The U.S. Environmental Protection Agency alleges that thousands of Navistar Inc. engines sold as pre-2010 models were actually assembled during 2010 and are subject to fines up to $37,500 per violation for not conforming to 2010 emissions standards.
Navistar disputes the EPA charge, says spokesman Steve Schrier. “We firmly believe our 2010 transition was appropriate, and we will continue our discussions and cooperation with the agency on this matter,” he says.
After the agency analyzed data Navistar submitted in response to EPA’s Nov. 3, 2010, information request, says a Jan. 30, 2012, letter to Navistar, it discovered Navistar claimed a 2009 model year for more than 7,600 heavy-duty diesel engines produced after Dec. 31, 2009. If fined at the maximum level, the total would exceed $285 million.
Avondale Partners’ analyst Kristine Kubacki said an investigation could take a long time and that fines in these cases “vary widely.”
The letter, published on the trucking blog Commercial Motor, says EPA is investigating Navistar. An EPA spokeswoman said the agency does not discuss ongoing enforcement matters.
The letter says the engines were partially assembled in 2009. Financial analyst Stephen Volkmann, quoted by Reuters news service, said he believes that completion of engine assembly after an EPA deadline has been “standard industry practice,” so the EPA scrutiny could extend beyond Navistar.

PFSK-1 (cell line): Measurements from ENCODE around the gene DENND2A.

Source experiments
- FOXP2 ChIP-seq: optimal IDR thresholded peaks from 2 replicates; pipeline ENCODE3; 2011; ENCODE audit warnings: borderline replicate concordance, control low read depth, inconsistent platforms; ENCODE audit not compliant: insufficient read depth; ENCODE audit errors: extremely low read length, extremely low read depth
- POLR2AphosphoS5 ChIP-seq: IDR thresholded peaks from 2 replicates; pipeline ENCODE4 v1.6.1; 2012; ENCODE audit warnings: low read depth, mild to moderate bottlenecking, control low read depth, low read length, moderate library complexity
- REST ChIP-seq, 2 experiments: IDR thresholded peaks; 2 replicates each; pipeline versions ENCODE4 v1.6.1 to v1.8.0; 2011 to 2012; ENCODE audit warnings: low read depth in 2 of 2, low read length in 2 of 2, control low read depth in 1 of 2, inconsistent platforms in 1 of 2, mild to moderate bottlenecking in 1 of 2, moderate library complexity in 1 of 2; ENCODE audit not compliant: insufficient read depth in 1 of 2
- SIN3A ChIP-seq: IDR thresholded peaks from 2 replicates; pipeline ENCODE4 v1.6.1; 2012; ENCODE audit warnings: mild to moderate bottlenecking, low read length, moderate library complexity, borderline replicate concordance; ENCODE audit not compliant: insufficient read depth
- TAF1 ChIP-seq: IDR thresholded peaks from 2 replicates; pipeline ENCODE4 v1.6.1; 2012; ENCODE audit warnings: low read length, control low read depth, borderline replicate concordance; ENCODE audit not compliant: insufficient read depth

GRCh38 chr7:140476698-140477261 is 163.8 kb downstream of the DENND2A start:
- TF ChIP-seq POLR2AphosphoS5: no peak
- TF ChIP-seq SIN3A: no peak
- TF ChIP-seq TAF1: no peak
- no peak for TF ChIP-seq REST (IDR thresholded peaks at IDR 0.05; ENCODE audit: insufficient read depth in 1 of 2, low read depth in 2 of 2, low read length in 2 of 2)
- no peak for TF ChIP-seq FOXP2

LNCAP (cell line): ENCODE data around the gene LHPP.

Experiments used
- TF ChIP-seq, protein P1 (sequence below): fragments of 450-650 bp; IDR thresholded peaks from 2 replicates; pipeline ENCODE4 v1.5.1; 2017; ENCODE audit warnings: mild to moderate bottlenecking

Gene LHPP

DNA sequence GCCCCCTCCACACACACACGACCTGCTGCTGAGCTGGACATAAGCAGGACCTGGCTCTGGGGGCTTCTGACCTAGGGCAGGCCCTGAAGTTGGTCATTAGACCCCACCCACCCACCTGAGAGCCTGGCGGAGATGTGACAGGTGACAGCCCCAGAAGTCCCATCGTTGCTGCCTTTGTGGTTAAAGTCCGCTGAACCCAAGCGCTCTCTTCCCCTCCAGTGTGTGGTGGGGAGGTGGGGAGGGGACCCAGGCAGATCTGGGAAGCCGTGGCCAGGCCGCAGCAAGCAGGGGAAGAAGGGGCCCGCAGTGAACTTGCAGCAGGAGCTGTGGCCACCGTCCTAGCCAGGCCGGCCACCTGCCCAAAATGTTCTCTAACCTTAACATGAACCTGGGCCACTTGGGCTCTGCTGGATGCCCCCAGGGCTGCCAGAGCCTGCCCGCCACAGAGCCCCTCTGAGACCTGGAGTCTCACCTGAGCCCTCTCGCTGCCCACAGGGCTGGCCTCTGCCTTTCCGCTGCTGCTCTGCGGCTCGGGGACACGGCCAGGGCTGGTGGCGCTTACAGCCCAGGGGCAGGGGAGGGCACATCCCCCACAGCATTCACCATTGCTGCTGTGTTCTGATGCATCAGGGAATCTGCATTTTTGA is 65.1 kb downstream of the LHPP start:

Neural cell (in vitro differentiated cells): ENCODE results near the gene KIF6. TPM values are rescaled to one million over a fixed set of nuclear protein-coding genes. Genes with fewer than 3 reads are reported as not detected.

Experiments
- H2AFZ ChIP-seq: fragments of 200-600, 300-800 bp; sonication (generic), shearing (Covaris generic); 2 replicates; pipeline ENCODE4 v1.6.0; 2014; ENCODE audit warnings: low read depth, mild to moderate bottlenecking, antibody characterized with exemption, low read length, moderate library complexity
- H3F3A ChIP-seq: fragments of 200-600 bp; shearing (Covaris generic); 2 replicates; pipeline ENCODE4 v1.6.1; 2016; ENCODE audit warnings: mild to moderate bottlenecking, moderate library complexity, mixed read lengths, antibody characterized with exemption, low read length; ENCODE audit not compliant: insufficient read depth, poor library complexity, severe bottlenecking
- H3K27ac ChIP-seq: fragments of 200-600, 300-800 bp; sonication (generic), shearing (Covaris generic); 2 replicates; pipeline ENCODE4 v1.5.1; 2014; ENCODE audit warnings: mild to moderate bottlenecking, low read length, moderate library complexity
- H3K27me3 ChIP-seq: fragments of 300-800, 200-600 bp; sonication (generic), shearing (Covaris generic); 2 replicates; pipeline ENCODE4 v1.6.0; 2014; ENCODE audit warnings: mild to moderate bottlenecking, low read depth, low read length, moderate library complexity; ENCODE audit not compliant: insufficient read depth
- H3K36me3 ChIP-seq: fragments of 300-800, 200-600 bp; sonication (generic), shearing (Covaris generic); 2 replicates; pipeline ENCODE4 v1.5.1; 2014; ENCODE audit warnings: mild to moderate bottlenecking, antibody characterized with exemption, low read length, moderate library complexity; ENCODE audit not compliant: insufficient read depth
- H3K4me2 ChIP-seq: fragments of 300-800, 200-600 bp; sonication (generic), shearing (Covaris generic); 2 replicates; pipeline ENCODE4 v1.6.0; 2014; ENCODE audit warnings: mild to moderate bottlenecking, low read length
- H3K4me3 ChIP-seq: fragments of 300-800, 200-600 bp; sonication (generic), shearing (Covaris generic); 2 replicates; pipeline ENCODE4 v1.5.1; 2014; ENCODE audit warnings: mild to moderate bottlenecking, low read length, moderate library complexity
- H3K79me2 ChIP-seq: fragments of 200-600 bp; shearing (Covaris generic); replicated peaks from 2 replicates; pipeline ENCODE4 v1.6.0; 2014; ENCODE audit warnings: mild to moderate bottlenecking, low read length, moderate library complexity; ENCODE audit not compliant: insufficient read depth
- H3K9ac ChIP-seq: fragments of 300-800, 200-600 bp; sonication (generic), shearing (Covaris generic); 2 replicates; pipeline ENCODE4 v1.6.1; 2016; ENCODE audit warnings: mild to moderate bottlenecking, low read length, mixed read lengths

In a separate action, Navistar learned in late January that it could face EPA penalties of about $1,900 per engine if its heavy-duty engines do not conform to 2010 model year nitrogen emissions standards.
Navistar diesel engines emit more grams of nitrogen oxide than their competitors’ engines. But because Navistar exceeded the performance parameters set for earlier emissions reduction regulations, the company was awarded emissions credits by the EPA that allow production to continue.
The California Air Resources Board had issued a public letter to Navistar saying the company’s emissions credits for the MaxxForce 13 would expire Feb. 29. However, Navistar says it has submitted to EPA its MaxxForce 13 diesel engine, refined with an air management system and electronic engine controls, for compliance testing.
The company’s MaxxForce 11 and MaxxForce 15 engines were not included in CARB’s announcement and will continue to be sold using their existing EPA credits, said a Navistar spokesman.
“The bottom line is that Navistar will sell engines in 2012 that are fully certified in all 50 states,” said Jack Allen, president of Navistar’s Engine Group, during a Feb. 1 stock analysts’ meeting.
Navistar diesel engines use an in-cylinder exhaust gas recirculation technology to reduce exhaust emissions. Its North American heavy-duty engine competitors use selective catalytic reduction aftertreatment technology to meet the required emissions levels.
"Until a formal regulation is established with clear guidelines and borders ...